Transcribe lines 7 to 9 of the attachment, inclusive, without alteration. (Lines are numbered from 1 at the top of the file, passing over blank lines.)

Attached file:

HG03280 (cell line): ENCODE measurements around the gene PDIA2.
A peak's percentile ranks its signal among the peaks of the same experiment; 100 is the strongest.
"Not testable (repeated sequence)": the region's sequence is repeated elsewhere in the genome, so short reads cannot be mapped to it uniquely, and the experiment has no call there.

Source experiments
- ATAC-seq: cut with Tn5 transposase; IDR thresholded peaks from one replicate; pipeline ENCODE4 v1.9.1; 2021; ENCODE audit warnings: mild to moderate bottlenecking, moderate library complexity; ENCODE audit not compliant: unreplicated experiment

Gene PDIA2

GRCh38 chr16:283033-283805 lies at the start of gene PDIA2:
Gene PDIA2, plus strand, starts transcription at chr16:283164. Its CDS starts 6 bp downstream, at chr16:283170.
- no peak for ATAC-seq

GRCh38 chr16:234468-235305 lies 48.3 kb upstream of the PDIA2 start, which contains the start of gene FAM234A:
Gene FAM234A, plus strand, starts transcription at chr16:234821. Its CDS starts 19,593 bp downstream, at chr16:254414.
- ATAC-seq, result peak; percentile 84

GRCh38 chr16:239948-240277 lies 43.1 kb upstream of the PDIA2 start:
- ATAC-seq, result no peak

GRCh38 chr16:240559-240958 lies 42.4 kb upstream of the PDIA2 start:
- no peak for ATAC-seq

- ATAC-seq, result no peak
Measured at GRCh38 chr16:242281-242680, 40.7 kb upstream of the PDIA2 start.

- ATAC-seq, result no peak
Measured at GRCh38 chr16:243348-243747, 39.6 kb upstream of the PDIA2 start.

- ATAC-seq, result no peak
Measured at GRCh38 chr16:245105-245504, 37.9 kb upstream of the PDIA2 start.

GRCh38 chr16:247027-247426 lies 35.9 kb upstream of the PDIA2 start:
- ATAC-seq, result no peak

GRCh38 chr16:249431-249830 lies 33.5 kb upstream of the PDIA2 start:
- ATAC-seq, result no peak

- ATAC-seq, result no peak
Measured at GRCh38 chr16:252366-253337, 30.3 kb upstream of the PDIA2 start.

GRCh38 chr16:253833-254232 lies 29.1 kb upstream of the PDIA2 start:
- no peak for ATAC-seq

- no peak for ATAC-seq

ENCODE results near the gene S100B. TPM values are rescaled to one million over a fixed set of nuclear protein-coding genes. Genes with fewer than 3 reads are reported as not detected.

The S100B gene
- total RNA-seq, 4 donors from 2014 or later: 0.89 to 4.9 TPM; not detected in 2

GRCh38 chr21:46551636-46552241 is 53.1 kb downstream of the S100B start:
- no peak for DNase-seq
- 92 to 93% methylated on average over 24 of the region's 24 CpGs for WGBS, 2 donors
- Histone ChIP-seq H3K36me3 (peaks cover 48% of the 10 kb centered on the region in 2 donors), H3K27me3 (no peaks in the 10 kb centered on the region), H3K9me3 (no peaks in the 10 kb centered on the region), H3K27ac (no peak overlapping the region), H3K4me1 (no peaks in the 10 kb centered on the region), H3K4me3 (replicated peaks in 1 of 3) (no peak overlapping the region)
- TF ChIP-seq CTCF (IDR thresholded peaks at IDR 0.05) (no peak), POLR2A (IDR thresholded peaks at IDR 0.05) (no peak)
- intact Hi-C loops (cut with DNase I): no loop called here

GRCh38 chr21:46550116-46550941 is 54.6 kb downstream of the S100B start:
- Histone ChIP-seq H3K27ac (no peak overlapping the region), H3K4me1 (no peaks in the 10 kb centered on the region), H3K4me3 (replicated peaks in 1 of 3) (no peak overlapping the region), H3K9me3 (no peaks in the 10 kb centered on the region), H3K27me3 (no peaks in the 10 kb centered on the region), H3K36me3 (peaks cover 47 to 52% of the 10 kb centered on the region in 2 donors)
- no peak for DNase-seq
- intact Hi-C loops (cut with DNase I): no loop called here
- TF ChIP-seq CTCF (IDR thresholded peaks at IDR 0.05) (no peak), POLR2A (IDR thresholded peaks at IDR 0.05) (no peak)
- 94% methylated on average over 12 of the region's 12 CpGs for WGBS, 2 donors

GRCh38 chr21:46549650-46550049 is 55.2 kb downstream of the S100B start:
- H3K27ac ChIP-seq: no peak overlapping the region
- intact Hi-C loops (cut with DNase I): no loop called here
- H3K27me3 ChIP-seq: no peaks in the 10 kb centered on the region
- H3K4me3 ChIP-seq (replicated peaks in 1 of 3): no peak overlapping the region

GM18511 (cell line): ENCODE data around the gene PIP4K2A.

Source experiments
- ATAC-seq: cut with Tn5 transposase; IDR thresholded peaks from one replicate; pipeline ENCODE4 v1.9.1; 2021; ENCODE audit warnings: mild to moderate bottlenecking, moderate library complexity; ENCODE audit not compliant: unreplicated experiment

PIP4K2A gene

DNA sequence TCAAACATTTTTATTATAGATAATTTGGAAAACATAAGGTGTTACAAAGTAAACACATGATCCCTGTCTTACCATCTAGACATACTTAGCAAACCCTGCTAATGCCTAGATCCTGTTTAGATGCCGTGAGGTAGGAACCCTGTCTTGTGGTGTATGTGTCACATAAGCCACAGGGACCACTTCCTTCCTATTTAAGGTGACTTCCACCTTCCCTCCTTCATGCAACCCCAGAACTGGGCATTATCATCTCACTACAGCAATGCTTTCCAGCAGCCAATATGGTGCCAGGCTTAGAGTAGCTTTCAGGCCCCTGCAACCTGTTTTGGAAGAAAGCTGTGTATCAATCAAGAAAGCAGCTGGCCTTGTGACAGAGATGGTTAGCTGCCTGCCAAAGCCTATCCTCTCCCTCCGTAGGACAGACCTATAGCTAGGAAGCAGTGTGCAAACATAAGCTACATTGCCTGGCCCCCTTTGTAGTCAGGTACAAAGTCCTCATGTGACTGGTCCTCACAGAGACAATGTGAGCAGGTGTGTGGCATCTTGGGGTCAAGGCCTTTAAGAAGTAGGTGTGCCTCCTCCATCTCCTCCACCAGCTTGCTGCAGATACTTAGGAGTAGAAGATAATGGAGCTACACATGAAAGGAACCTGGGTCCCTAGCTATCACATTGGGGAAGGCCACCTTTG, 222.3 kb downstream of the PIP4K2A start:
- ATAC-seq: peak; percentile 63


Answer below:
GRCh38 chr16:283033-283805 lies at the start of gene PDIA2:
Gene PDIA2, plus strand, starts transcription at chr16:283164. Its CDS starts 6 bp downstream, at chr16:283170.
- no peak for ATAC-seq